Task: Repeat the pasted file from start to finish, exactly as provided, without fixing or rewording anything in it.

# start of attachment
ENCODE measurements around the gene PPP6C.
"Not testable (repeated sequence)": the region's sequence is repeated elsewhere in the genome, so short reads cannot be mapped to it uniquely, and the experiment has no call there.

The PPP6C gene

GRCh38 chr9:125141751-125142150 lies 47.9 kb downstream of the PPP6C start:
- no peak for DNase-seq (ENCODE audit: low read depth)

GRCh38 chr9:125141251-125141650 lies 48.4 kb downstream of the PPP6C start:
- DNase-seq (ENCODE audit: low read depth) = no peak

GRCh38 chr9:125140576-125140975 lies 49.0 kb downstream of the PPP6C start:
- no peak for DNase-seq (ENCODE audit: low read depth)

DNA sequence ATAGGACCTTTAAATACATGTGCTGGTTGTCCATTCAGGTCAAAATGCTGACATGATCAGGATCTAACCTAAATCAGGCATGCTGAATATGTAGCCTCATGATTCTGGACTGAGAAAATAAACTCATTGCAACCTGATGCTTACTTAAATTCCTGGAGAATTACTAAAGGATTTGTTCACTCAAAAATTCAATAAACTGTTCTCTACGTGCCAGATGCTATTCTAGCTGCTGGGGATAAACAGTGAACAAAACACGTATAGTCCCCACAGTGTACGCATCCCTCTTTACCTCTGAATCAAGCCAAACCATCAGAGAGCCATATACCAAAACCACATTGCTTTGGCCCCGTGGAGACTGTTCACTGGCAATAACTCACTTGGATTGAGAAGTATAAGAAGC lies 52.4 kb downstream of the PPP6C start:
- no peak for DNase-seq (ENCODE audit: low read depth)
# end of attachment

ENCODE measurements around the gene PPP6C.
"Not testable (repeated sequence)": the region's sequence is repeated elsewhere in the genome, so short reads cannot be mapped to it uniquely, and the experiment has no call there.

The PPP6C gene

GRCh38 chr9:125141751-125142150 lies 47.9 kb downstream of the PPP6C start:
- no peak for DNase-seq (ENCODE audit: low read depth)

GRCh38 chr9:125141251-125141650 lies 48.4 kb downstream of the PPP6C start:
- DNase-seq (ENCODE audit: low read depth) = no peak

GRCh38 chr9:125140576-125140975 lies 49.0 kb downstream of the PPP6C start:
- no peak for DNase-seq (ENCODE audit: low read depth)

DNA sequence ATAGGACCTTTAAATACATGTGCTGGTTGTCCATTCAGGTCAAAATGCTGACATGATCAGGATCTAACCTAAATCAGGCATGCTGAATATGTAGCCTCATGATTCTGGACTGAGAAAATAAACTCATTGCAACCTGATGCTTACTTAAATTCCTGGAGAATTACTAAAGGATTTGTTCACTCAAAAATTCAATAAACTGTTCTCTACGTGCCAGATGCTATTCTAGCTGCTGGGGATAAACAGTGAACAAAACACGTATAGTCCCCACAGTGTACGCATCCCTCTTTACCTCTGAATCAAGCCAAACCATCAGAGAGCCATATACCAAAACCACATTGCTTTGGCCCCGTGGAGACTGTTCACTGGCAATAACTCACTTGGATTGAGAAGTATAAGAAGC lies 52.4 kb downstream of the PPP6C start:
- no peak for DNase-seq (ENCODE audit: low read depth)